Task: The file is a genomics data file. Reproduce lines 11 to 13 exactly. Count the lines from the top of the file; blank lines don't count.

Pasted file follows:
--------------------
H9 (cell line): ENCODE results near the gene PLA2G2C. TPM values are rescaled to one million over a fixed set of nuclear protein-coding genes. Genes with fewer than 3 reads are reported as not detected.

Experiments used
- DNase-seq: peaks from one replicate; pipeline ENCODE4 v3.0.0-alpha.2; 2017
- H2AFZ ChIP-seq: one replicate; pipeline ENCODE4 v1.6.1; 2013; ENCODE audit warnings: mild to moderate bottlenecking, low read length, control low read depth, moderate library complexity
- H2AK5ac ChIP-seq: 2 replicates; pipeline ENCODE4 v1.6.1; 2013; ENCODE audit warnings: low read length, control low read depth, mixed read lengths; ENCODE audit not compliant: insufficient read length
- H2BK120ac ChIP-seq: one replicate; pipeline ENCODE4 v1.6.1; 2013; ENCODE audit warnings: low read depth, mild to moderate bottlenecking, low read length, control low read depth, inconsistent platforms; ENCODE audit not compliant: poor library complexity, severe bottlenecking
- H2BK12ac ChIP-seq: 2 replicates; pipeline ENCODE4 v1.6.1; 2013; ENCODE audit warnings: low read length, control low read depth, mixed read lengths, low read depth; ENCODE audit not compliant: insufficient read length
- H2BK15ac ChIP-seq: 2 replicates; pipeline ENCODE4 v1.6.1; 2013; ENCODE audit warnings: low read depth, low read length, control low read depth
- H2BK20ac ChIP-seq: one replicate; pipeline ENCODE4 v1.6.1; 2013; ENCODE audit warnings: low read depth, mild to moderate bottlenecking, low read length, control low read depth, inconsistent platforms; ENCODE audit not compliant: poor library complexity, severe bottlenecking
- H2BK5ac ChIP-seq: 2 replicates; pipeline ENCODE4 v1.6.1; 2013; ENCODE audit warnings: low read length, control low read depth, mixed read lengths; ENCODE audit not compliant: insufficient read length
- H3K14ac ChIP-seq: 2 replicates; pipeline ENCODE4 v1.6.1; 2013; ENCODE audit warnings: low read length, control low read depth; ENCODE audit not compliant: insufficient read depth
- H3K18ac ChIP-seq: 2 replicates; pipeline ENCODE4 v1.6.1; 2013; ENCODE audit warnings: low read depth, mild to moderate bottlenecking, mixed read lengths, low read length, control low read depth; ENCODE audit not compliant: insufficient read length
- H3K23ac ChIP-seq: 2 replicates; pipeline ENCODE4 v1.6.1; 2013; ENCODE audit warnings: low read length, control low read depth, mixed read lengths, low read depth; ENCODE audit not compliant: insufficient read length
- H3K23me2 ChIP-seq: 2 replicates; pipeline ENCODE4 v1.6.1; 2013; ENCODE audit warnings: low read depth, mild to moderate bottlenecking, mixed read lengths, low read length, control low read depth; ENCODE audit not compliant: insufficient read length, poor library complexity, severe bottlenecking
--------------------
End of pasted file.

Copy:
- H3K14ac ChIP-seq: 2 replicates; pipeline ENCODE4 v1.6.1; 2013; ENCODE audit warnings: low read length, control low read depth; ENCODE audit not compliant: insufficient read depth
- H3K18ac ChIP-seq: 2 replicates; pipeline ENCODE4 v1.6.1; 2013; ENCODE audit warnings: low read depth, mild to moderate bottlenecking, mixed read lengths, low read length, control low read depth; ENCODE audit not compliant: insufficient read length
- H3K23ac ChIP-seq: 2 replicates; pipeline ENCODE4 v1.6.1; 2013; ENCODE audit warnings: low read length, control low read depth, mixed read lengths, low read depth; ENCODE audit not compliant: insufficient read length